QUOTE AND NEWS
CNNMoney.com  17 min ago  Comment 
Three days after the companies said they were cutting ties, American Airlines and Orbitz came to a new agreement.
CNNMoney.com  Aug 26  Comment 
The nation's largest airline is cutting ties with online booking agent Orbitz.
The Hindu Business Line  Aug 17  Comment 
Kurdish Peshmerga forces operating with US air cover Sunday regained ground from the Islamic State jihadist group near the northern Iraqi city of Mosul, local media reported.The Peshmerga c...
Financial Times  Aug 11  Comment 
Under the cover of US air strikes, peshmerga fighters have regained the towns of Gwer and Makhmour – part of territory they lost to Isis – southwest of Erbil
The Hindu Business Line  Aug 11  Comment 
Oil prices rose in Asia today as dealers monitor sustained US air strikes on extremist militants in Iraq who are threatening the crude-rich Kurdish region, analysts said. US benchmark Wes...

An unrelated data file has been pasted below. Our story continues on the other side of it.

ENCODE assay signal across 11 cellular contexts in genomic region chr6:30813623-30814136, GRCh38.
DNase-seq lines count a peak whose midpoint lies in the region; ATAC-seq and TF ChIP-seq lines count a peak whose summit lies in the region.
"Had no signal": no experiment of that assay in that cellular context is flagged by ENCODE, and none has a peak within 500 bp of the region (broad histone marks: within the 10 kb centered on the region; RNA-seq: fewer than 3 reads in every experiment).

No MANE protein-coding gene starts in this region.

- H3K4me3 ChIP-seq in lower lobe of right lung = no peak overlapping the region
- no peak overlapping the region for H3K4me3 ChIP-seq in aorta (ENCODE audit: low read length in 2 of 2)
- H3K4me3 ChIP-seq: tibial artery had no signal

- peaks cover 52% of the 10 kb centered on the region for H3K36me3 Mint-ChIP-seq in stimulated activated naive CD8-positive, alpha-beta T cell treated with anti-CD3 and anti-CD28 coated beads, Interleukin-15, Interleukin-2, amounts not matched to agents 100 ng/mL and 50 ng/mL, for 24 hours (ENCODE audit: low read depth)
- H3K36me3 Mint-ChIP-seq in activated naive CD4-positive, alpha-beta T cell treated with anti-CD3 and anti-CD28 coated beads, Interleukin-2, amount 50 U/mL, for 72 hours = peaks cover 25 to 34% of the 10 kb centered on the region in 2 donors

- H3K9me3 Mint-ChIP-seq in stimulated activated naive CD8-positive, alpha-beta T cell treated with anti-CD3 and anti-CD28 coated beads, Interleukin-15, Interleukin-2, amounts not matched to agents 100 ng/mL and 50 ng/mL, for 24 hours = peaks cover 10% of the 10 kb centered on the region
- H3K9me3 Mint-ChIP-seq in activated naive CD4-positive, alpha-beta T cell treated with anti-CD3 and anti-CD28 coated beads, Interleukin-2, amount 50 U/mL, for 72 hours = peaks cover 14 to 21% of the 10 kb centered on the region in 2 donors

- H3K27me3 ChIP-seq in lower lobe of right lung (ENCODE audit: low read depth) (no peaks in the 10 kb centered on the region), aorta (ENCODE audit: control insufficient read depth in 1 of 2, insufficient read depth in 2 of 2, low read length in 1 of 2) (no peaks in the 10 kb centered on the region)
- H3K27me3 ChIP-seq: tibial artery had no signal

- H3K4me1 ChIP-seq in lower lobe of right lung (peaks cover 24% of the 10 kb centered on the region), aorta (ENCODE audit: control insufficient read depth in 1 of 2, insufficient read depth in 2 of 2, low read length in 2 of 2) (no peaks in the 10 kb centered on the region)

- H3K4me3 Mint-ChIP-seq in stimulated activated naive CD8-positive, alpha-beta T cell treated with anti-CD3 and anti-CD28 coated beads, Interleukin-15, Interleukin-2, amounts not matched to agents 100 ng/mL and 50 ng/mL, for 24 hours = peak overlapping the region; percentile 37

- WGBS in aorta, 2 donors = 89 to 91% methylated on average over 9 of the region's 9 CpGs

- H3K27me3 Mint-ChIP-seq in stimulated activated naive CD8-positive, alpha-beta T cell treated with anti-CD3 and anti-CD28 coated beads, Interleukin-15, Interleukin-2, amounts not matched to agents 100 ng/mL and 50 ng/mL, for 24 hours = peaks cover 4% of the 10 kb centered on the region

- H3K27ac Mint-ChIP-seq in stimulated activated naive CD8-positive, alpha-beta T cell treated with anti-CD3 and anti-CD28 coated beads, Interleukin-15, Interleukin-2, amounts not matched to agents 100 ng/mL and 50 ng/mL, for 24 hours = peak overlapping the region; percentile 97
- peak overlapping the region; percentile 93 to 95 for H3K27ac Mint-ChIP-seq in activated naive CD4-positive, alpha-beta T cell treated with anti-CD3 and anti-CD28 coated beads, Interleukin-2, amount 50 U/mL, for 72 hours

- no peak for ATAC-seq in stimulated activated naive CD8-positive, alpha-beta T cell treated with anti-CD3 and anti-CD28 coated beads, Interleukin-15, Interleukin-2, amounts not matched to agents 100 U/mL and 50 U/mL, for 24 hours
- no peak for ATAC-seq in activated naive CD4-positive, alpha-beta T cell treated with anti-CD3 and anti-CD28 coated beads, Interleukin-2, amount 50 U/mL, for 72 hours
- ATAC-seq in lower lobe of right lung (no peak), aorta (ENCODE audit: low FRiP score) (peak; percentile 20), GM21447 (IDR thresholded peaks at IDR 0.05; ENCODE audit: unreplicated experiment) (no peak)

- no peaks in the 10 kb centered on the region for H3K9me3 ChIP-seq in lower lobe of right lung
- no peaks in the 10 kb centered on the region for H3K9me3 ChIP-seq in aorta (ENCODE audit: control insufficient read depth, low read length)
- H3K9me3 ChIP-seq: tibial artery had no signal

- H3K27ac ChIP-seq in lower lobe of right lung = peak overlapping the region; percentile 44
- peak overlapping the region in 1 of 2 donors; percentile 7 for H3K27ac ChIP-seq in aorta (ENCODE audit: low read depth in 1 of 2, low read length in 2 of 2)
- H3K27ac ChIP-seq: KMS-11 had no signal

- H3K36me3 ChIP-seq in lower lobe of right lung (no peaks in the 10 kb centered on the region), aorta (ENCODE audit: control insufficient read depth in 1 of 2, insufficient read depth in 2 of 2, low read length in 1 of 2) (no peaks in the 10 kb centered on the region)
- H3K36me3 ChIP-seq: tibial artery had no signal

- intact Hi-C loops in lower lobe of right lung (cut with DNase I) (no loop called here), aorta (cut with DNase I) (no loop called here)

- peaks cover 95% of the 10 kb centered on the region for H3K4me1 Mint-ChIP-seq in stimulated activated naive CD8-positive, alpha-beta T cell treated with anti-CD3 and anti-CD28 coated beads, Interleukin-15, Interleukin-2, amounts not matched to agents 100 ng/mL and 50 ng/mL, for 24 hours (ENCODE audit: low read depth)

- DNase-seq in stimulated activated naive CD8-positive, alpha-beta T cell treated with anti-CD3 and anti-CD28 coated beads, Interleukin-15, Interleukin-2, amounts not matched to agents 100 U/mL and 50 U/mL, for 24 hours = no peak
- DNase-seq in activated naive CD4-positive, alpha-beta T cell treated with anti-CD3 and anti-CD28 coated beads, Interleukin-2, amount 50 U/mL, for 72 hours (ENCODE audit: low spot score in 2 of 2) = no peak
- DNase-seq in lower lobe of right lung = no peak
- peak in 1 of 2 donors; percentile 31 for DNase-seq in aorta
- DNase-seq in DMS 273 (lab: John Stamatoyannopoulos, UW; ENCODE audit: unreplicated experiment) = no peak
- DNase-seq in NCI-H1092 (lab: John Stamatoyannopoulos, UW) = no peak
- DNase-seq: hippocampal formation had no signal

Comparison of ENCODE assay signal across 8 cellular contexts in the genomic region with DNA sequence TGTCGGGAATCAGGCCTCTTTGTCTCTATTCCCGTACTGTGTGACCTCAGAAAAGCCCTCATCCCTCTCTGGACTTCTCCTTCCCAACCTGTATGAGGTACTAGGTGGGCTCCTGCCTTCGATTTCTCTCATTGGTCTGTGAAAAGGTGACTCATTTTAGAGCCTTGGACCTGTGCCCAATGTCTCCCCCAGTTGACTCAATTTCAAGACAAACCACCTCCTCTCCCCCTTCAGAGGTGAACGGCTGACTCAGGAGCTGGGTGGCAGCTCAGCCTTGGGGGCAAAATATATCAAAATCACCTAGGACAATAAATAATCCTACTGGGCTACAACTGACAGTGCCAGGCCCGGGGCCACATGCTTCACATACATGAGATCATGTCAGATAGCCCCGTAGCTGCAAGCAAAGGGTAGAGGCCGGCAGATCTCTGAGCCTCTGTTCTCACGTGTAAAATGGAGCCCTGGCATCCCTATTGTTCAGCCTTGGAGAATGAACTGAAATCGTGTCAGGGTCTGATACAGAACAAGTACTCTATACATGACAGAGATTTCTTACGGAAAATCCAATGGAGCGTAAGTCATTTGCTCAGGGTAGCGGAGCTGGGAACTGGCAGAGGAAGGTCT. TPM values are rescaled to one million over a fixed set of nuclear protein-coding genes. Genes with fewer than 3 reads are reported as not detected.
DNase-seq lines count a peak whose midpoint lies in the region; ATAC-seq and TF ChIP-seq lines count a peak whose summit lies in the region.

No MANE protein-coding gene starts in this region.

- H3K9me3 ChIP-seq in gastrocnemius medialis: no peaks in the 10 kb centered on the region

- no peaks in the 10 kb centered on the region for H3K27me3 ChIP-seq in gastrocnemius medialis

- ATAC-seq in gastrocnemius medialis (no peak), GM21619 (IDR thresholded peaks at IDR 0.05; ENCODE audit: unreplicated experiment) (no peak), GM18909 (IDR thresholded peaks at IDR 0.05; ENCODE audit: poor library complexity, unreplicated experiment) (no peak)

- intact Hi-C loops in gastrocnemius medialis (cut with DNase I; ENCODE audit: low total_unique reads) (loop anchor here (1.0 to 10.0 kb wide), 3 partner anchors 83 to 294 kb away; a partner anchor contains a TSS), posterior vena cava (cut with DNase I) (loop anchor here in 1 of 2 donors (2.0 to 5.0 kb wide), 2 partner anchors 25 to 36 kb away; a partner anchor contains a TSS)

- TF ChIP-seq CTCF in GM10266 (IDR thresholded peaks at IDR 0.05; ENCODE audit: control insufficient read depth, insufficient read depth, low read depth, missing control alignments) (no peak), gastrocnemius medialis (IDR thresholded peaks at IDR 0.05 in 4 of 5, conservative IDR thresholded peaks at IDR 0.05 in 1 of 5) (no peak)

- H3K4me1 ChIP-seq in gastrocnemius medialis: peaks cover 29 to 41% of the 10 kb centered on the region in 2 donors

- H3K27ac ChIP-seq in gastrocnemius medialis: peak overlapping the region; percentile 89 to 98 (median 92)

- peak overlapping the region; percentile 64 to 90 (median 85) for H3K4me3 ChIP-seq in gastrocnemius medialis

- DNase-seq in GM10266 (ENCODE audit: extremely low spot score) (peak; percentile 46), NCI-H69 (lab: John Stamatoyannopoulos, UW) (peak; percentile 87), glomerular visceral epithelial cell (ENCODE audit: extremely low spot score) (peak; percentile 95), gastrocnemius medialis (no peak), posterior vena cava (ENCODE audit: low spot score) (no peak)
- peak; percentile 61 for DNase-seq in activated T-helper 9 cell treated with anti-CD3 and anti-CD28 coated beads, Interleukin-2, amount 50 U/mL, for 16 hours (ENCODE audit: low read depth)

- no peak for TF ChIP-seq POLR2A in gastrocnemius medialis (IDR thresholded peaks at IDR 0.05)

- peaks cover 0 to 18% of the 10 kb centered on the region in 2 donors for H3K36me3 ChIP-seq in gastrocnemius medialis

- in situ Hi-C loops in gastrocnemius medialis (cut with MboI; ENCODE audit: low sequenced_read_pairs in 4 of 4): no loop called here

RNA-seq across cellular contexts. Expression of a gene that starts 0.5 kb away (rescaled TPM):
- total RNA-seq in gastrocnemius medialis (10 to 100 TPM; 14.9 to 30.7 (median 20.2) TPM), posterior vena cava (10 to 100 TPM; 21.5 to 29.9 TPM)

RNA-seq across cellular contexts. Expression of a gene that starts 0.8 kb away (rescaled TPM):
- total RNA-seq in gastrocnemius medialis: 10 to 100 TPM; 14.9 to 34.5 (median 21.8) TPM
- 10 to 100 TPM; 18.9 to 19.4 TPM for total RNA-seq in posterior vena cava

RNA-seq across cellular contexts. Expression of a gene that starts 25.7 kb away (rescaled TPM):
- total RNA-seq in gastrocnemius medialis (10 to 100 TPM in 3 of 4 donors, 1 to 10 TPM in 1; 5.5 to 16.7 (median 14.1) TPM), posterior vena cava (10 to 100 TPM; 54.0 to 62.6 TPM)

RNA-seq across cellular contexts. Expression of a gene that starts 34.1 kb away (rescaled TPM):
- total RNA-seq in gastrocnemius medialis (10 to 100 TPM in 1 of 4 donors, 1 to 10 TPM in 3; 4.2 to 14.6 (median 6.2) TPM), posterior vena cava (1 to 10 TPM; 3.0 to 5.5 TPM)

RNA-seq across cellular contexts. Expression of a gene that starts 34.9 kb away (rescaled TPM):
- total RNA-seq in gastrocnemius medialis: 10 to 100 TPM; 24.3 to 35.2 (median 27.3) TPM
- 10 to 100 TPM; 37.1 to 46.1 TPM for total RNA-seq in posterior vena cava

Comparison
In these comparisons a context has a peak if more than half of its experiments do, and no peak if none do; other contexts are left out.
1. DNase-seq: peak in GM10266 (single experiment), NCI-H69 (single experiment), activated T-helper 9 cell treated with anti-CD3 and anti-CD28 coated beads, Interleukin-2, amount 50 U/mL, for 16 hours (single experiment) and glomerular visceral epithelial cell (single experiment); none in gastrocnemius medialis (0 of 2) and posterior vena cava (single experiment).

SeekingAlpha  Aug 8  Comment 
By Marc Chandler: The key driver of the global capital market is the heightened geopolitical risks ahead of the weekend. These now include the US air strikes in Iraq, as well as a sense that the situation in the Ukraine is reaching an inflection...
Financial Times  Aug 8  Comment 
Wall Street shrugs off concerns about US air strikes in Iraq as reports claim Russia has ended military exercises on Ukraine border
Wall Street Journal  Jul 23  Comment 
Delta Air Lines and the US Airways unit of American Airlines Group said Wednesday that they will extend their suspension of flights to Tel Aviv through Wednesday.
Benzinga  Jul 22  Comment